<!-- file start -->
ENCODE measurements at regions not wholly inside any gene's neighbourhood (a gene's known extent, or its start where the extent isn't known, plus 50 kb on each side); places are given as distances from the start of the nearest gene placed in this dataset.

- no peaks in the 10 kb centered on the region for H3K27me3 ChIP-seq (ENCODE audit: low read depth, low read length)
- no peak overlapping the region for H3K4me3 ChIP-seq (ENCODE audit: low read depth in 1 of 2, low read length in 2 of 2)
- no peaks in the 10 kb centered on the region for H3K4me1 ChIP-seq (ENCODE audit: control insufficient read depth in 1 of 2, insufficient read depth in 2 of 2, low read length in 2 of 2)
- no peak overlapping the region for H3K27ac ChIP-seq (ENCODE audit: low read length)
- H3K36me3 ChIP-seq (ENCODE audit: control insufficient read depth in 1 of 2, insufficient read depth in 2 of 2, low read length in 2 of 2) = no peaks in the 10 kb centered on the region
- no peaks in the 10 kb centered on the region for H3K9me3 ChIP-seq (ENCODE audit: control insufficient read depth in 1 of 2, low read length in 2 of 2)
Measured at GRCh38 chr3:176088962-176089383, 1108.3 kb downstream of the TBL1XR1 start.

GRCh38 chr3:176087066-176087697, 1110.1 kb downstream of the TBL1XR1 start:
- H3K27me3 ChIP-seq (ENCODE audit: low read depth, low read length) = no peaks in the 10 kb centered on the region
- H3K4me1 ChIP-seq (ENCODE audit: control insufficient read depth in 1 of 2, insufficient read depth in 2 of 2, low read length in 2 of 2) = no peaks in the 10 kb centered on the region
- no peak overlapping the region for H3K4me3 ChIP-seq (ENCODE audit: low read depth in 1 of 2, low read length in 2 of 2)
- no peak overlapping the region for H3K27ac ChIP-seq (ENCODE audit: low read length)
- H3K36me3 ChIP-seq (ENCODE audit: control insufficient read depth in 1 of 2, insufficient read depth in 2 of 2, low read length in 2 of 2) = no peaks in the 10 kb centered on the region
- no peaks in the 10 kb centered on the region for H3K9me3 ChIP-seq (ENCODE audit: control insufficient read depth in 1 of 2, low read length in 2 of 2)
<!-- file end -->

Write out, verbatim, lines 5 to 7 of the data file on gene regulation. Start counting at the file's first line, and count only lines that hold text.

- no peak overlapping the region for H3K27ac ChIP-seq (ENCODE audit: low read length)
- H3K36me3 ChIP-seq (ENCODE audit: control insufficient read depth in 1 of 2, insufficient read depth in 2 of 2, low read length in 2 of 2) = no peaks in the 10 kb centered on the region
- no peaks in the 10 kb centered on the region for H3K9me3 ChIP-seq (ENCODE audit: control insufficient read depth in 1 of 2, low read length in 2 of 2)